"In Sydney there was this bridge that we went to and it was crazy the number of bats that I saw. And they’re massive too! That was the thing, like, we have tiny bats here in New York City – literally the size of a mouse – but the ones that I saw there, they were like, ‘Wow! That could actually pick up, you know, a pizza!’"
"Did you mind if I just put on some headphones?” enquires Miike Snow's frontman Andrew Wyatt, ever so politely. After about 30 seconds, he returns to the phone and describes his skull candy: “These are monster Miike Snow headphones.” Do they reference Miike Snow's band mascot, the mythical jackalope? “Yeah, they've got antlers on 'em [pauses]. No, I'm just kidding.” Coming soon to a merch stand near you.
A siren sounds in the background and Wyatt explains he's currently situated in New York City. “And I'm sitting in my own apartment, which rarely happens. I feel really good to be here.” On whether he gets house sitters in while on tour, Wyatt shares, “I have been doing a little bit of the letting friends stay for free for the last few years, but I'm thinking about just keeping it sacred for a little while.”
When asked whether people still think Miike Snow is one person, Wyatt admits, “Oh, quite a few people do. The farther we go from home. I think it's a phenomenon that a lot of people are still learning about. I mean, people have recently called me 'Miike'.” Wyatt ain't kidding about Miike Snow as “phenomenon”. The band's management comes up with some cracking promotional ideas. Is their management team American (like Wyatt) or Swedish (like the other two-thirds of the trio, Christian Karlsson and Pontus Winnberg)? “Ah, British,” Wyatt laughs.
Have you met Jean Noel (aka The Perfect Human)? He stars in the music videos for Paddling Out and The Wave. A prototype on miikesnow.com highlights Noel's enviable attributes: “Stoic nose”, “Mozart's shoes”, “Erected nipples”, “Massive cock”… “Oh, yeah, that's all coming from the twisted mind of our director [Andreas Nillson],” Wyatt chuckles. All kidding aside, although Noel “was mostly the director's idea”, Wyatt elaborates, “it was kind of filtered through some concepts that we like to talk about in the studio, which at the time was genetic engineering and surveillance and, like, Google gathering all your information and selling it to somebody without you knowing about it or even consenting to it – turning on your camera in your computer, all these questions, which, you know, we're getting close to the Brave New World that Aldous Huxley talks about. We're not sure if it has dystopian implications, but it may… The thing that's kind of comforting about it all is that there's so much data being collected that – who knows? I don't see one guy at the controls pulling the switches and, if there is, he's got too much to worry about: he's got more to worry about than a band called Miike Snow.”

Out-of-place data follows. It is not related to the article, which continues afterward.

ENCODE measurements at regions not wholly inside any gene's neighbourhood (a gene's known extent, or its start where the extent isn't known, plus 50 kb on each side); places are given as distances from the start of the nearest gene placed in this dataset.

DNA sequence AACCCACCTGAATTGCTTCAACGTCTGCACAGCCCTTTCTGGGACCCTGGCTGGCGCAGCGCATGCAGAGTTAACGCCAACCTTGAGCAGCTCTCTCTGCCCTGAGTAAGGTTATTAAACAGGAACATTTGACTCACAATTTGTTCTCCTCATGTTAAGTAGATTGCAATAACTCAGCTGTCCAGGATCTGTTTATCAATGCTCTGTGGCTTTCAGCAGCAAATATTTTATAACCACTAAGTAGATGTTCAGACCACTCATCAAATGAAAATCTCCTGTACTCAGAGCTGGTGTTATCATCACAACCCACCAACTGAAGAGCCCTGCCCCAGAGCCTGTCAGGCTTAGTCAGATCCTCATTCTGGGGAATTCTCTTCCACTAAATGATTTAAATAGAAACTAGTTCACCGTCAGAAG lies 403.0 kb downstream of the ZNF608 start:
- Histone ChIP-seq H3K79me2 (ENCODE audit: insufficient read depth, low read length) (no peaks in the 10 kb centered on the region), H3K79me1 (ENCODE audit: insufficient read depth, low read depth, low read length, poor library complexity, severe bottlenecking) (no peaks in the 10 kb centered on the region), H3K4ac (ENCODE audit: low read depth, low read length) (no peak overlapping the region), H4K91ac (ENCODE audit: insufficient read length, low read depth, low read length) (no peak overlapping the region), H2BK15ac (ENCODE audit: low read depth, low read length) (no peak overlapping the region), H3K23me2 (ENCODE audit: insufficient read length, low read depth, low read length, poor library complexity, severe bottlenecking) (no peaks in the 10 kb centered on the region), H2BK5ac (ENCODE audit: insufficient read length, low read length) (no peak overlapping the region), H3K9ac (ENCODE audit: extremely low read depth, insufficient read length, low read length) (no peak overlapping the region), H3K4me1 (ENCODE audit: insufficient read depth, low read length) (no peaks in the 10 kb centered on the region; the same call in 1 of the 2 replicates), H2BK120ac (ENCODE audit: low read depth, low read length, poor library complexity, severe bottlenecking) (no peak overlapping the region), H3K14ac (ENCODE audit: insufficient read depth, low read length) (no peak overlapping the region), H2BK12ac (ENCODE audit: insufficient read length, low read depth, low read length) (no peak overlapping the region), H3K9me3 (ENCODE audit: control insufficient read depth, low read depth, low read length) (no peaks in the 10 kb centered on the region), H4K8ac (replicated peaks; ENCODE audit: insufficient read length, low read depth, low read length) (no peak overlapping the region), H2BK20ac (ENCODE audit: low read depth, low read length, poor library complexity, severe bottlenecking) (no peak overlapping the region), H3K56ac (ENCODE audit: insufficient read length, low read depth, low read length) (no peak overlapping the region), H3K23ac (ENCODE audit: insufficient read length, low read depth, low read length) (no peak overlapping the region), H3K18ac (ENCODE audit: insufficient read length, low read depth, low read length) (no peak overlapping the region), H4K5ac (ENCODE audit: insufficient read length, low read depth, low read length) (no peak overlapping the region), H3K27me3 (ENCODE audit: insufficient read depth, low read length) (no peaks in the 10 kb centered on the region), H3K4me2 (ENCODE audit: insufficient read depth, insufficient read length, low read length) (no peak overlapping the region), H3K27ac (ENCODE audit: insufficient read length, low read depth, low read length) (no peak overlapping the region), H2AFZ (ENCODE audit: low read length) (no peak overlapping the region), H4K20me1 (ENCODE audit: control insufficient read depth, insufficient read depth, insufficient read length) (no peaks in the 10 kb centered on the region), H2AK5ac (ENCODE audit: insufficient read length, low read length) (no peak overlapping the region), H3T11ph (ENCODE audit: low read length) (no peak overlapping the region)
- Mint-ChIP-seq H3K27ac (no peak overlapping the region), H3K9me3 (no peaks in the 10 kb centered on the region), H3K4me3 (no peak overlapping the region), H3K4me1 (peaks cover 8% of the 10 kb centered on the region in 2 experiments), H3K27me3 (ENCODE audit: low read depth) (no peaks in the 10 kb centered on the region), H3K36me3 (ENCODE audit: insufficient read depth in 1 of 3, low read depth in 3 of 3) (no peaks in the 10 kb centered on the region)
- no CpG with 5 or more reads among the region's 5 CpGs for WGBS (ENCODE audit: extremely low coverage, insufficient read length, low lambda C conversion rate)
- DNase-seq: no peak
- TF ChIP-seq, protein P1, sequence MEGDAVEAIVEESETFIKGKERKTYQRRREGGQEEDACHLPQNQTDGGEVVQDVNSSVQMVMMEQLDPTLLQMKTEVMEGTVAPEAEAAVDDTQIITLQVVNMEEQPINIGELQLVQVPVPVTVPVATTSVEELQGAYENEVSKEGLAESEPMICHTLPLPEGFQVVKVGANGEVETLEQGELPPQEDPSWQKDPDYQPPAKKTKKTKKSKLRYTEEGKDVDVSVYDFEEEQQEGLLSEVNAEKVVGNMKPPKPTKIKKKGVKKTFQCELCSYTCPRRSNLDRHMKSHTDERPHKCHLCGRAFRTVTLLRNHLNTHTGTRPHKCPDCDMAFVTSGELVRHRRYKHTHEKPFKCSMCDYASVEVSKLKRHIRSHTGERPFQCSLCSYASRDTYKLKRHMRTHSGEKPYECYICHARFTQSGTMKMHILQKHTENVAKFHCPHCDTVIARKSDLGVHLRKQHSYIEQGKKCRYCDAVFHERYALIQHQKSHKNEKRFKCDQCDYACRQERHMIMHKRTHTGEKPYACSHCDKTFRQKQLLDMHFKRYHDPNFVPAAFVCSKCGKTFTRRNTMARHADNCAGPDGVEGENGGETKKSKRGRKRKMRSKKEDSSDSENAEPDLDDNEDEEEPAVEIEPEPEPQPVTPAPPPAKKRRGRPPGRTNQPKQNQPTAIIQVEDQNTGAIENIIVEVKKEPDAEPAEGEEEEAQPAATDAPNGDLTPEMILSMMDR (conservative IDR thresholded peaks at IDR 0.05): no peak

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Many extra musicians were called into the studio to help elevate Happy To You and while Wyatt admits, “I dunno if I can give you an exact number,” he has a red hot go: “We had Thomas Hedlund from Phoenix playing drums on a couple of songs, we had string players, we had brass players, we had a drum corps – we did hire some guys from the Swedish military to do that stuff, so they were actually a military band. We had twelve to fifteen different people besides ourselves playing on the album.”